There were points when Olive wanted to end her life, but was told that if she did her parents would be killed. Now in a safe house, Olive says she feels safe for the first time in a long time. She is accessing English classes and healthcare, and is being assisted with a claim for asylum.
Olive had heard of stories of women or children being kept as slaves and used for sex or manual labour, but never imagined that it would happen to her.
Olive, 39, was living in China with her husband when their six-month old son was kidnapped. Olive says this happens a lot in China - children are taken by gangs and either used for cheap labour or sold. On top of this, her husband’s business was failing and he started to drink. He became an alcoholic and started gambling, losing more and more money until he had to start borrowing from people. When these people started threatening them, Olive’s husband beat her and left, leaving her with huge debt and growing threats.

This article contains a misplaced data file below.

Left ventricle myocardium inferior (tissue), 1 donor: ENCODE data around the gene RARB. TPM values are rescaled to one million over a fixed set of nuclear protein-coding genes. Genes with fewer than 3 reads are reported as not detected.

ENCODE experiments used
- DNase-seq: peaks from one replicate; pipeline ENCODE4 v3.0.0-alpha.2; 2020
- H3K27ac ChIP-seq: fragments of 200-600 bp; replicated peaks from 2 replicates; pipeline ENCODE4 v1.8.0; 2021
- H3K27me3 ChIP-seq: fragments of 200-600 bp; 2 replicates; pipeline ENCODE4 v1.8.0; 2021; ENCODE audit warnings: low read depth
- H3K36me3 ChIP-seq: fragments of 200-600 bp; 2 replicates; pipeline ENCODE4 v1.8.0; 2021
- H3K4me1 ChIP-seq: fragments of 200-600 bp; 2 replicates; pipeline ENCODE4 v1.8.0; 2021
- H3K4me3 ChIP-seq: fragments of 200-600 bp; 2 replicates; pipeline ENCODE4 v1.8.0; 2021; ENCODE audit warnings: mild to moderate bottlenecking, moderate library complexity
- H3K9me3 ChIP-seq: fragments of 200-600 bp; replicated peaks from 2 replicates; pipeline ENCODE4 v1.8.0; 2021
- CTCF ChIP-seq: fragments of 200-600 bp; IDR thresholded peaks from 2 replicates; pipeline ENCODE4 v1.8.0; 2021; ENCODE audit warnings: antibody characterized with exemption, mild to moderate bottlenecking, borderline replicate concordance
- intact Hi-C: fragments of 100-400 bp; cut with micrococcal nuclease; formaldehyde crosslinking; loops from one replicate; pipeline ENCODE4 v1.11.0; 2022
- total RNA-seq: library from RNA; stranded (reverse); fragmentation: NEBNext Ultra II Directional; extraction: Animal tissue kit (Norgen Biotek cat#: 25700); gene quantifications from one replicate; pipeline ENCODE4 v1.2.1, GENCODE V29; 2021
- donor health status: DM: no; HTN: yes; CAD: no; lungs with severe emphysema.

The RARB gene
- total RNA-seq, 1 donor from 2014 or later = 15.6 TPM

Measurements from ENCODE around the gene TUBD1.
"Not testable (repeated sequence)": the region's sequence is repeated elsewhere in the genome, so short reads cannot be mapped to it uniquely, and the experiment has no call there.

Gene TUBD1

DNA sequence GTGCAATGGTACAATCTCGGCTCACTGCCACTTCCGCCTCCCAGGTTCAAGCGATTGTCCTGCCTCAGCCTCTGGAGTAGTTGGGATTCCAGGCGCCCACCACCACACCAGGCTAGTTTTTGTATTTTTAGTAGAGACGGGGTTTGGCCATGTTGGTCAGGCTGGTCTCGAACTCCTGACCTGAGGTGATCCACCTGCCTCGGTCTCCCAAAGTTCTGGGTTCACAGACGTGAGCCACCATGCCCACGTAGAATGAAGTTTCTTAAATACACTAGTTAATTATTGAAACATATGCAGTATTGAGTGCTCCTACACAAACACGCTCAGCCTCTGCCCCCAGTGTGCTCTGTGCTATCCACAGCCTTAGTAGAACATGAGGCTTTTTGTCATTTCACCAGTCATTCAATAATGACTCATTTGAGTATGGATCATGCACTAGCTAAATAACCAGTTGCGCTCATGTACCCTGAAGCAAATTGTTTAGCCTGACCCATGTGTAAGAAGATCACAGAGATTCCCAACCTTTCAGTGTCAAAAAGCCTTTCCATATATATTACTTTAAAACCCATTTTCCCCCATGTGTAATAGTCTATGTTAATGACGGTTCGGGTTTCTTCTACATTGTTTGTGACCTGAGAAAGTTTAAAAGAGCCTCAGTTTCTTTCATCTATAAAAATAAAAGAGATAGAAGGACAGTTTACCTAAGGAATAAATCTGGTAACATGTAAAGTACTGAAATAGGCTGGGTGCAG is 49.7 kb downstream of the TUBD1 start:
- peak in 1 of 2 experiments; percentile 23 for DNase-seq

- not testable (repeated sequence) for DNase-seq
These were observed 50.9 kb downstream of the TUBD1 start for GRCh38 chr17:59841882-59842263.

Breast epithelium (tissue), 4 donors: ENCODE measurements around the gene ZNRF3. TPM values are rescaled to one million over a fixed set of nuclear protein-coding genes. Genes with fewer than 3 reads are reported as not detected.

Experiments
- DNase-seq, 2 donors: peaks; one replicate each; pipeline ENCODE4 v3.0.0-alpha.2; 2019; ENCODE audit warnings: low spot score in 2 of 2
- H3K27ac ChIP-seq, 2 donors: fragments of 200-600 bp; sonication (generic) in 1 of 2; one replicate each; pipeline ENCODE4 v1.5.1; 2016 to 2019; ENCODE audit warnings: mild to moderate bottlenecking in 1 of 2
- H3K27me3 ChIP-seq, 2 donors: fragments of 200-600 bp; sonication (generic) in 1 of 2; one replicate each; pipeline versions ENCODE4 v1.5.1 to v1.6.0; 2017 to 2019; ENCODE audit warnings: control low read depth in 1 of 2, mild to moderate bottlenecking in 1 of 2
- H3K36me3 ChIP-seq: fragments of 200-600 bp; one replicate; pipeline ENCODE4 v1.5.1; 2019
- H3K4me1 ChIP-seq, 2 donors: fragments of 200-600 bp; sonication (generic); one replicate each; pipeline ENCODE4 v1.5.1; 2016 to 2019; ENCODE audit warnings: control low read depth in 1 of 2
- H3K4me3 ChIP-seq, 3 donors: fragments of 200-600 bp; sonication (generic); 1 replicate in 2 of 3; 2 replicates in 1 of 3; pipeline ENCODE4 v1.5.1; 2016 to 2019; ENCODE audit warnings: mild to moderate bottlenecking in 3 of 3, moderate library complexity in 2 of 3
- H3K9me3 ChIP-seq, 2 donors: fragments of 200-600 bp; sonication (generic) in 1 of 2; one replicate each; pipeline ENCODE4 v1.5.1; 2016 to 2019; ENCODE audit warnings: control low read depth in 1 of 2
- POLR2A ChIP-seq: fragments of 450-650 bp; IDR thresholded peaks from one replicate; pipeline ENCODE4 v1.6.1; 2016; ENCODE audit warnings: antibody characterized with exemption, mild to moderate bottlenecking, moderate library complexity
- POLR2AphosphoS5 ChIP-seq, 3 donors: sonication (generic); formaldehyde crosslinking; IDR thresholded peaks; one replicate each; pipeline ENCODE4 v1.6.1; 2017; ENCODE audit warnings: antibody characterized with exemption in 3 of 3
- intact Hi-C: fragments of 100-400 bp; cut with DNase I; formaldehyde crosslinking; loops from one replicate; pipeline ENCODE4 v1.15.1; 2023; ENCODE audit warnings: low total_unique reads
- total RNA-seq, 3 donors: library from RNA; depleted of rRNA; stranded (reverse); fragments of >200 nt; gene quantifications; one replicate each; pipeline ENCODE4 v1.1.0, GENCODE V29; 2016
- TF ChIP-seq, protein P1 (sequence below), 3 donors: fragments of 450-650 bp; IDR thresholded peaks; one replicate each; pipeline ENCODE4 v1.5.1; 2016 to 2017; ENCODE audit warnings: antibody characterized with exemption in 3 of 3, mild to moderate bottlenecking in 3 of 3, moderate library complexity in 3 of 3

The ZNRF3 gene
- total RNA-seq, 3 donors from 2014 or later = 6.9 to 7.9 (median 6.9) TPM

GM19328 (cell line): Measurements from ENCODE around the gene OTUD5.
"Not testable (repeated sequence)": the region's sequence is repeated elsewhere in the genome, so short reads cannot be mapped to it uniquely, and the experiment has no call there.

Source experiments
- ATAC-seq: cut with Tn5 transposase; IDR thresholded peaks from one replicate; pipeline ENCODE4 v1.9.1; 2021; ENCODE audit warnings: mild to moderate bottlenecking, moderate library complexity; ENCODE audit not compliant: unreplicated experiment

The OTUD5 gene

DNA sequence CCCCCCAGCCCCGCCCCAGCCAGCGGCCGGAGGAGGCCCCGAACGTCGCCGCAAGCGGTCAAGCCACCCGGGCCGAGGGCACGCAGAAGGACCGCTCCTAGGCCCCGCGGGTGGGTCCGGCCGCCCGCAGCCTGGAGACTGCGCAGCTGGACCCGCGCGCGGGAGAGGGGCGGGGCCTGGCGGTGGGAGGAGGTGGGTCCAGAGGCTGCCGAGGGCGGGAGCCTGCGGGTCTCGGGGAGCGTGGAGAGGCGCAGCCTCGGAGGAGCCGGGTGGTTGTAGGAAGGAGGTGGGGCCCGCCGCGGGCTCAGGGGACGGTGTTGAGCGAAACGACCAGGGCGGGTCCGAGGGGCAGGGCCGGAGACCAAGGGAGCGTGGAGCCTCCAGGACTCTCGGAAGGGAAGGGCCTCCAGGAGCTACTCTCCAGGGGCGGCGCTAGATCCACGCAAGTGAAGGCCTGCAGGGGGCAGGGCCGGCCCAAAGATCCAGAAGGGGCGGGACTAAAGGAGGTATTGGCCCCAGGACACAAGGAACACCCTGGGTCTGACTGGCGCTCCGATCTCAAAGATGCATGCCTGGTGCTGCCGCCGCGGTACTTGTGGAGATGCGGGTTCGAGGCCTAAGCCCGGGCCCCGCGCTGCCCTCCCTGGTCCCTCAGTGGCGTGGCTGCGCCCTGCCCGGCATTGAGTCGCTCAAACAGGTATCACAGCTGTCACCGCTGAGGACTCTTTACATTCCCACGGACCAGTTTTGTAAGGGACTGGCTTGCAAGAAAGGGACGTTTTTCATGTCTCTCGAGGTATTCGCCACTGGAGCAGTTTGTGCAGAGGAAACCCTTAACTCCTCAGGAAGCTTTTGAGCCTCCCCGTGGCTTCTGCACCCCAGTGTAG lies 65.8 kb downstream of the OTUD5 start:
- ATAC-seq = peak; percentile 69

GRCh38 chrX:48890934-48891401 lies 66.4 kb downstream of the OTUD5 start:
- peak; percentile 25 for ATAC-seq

Olive was told she could pay back her husband’s debts through working in a restaurant and doing some child minding in the UK. She arrived at Heathrow Airport in 2016 on a tourist visa and was met by a man who took her to a house and, in ‘a dark room’, attempted to rape her.
The next day Olive was told she had to prostitute herself in order to pay off her debt. Olive had heard of stories of women or children being kept as slaves and used for sex or manual labour, but never imagined that it would happen to her. For the next two years she was taken to different flats and worked 7 days a week, never seeing the money she earned. She thinks she earnt half of the 1 million Chinese Yuan (about £117,600) her husband borrowed. There were points during her exploitation that she wanted to end her life, but was told that if she did her parents would be killed.
A lifeline came for Olive in May 2018 when the flat she was working in was raided by police and she was taken into custody. At the time, Olive didn’t even know which part of the UK she was in. Police referred her to The Salvation Army and Olive was taken to a safe house. Within three weeks, Olive told her case worker she felt safe for the first time in a long while, although she was still finding it difficult to sleep and still had no appetite.
Olive is now doing English classes and accessing healthcare. She is also being assisted with her claim for asylum.
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